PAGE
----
Sources of data
As part of the activity to develop a set of metrics, a company should look at what resource it has available to contribute to the data needed. Information technology is an area of key investment for most logistics companies. It is also an area where companies need to first look for data that will allow them to generate metrics. A system controlling processes and managing the huge number of transactions is also a system that could potentially be able to generate automated reports. System-generated data should help reduce the possibility of errors in data collection, increase reporting time by having the ability to operate day and night, and, most importantly, limit direct employee involvement and control the costs of metric development. Operational employees can also make a valuable contribution towards providing certain data, which is otherwise difficult to source. Logbooks for shipments and warehouse capacity reports, for example, are traditionally the type of reports that employees may measure manually, though advances in warehouse systems mean that the majority of measures no longer need to be manually derived.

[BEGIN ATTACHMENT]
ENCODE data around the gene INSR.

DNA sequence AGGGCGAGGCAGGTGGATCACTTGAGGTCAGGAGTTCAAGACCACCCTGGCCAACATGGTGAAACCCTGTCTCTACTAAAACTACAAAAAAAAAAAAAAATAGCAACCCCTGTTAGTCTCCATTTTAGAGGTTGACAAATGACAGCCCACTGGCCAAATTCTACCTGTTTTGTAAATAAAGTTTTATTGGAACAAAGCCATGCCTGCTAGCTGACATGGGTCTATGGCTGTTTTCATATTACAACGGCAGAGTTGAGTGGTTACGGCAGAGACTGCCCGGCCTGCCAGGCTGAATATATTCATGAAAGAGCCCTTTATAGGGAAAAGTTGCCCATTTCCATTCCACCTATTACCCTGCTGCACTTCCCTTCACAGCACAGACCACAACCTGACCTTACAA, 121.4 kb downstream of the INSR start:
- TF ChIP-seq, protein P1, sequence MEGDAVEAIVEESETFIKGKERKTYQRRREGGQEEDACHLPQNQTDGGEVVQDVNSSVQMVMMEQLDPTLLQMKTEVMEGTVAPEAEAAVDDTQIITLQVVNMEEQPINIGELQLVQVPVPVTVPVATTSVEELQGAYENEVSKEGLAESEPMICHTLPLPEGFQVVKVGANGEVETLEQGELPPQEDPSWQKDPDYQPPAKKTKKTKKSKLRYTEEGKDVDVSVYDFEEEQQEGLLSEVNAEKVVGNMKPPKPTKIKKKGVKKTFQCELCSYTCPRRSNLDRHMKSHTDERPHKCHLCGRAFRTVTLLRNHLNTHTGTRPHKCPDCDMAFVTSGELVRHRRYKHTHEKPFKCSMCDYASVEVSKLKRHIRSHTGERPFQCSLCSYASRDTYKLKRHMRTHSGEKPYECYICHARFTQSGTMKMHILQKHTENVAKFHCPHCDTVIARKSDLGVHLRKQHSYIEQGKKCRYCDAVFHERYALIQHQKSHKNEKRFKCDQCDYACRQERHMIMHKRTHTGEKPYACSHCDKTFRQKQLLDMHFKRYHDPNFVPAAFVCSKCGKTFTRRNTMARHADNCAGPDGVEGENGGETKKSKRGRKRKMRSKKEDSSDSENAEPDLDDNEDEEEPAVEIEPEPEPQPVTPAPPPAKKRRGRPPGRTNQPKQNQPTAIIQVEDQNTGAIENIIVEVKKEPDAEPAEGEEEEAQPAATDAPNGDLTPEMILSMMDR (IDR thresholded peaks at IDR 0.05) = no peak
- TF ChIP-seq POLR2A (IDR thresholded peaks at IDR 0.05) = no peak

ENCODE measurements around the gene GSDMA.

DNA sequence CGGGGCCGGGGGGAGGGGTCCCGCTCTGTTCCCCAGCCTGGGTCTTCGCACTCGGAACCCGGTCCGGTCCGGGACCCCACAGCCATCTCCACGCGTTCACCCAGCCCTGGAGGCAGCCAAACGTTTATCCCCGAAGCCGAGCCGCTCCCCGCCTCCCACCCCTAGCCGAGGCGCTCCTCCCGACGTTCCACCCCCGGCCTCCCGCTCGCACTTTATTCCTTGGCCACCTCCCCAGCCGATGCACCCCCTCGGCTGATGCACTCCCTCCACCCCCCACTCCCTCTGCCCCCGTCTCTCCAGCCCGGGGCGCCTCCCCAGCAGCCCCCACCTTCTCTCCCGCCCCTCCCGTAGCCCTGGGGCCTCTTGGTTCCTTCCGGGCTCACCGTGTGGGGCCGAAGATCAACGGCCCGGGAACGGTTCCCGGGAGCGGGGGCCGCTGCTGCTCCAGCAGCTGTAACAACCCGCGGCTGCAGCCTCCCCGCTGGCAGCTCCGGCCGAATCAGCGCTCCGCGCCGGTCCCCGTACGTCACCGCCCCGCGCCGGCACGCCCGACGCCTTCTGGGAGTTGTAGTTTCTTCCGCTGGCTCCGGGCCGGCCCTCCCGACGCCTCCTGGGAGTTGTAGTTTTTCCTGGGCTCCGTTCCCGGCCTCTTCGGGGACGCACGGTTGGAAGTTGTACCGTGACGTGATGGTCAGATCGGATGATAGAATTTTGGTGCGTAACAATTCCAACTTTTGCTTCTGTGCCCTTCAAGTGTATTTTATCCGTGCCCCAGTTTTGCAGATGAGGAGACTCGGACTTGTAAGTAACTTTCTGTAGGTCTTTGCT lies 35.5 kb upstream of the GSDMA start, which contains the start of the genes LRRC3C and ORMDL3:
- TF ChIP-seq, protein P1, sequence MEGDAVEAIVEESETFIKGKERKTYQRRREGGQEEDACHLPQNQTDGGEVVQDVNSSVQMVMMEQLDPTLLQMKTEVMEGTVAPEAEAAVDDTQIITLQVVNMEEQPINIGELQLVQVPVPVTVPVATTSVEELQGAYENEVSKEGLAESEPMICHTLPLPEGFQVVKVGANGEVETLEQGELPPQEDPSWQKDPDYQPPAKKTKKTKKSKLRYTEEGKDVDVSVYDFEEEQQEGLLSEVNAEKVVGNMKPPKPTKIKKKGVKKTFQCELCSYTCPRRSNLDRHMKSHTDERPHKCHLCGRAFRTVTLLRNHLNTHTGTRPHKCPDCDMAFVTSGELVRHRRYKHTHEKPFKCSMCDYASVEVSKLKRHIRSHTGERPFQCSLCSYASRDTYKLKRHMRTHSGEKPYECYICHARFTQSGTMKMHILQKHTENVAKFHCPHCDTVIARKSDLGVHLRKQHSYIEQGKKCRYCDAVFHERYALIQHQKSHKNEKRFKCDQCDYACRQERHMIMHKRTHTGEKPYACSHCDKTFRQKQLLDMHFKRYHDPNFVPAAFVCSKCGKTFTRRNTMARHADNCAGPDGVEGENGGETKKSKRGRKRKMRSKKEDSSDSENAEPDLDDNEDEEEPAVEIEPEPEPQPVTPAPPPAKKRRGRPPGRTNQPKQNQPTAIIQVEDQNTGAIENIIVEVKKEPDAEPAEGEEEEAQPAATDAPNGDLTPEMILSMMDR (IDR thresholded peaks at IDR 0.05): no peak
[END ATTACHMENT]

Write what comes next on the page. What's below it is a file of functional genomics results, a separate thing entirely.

COMMONLY USED METRICS
When designing a set of KPIs, the logistics company must take into account any requirements that its customers may have for specific reporting. This does not necessarily mean that the metrics should simply be what the customer demands, however, as the customer may not understand the full business offering. Companies should appreciate that there is a need to differentiate between the measures reported to different levels within the organisation. KPIs that may be very important to the warehouse manager, for example, may not prove useful for senior management. When creating a set of metrics it is sometimes useful to split the metrics into three differ- ent categories, catering for senior management, operational management and functional operations. Figure 14.1 illustrates metrics for each of these three categories. Many of these metrics will be discussed in more detail in the next section.
Level 1 Senior Management
• Warehouse utilisation %
• Weeks of stock
• Receiving OTD
• Profitability/Net revenue
Level 2 Operational Management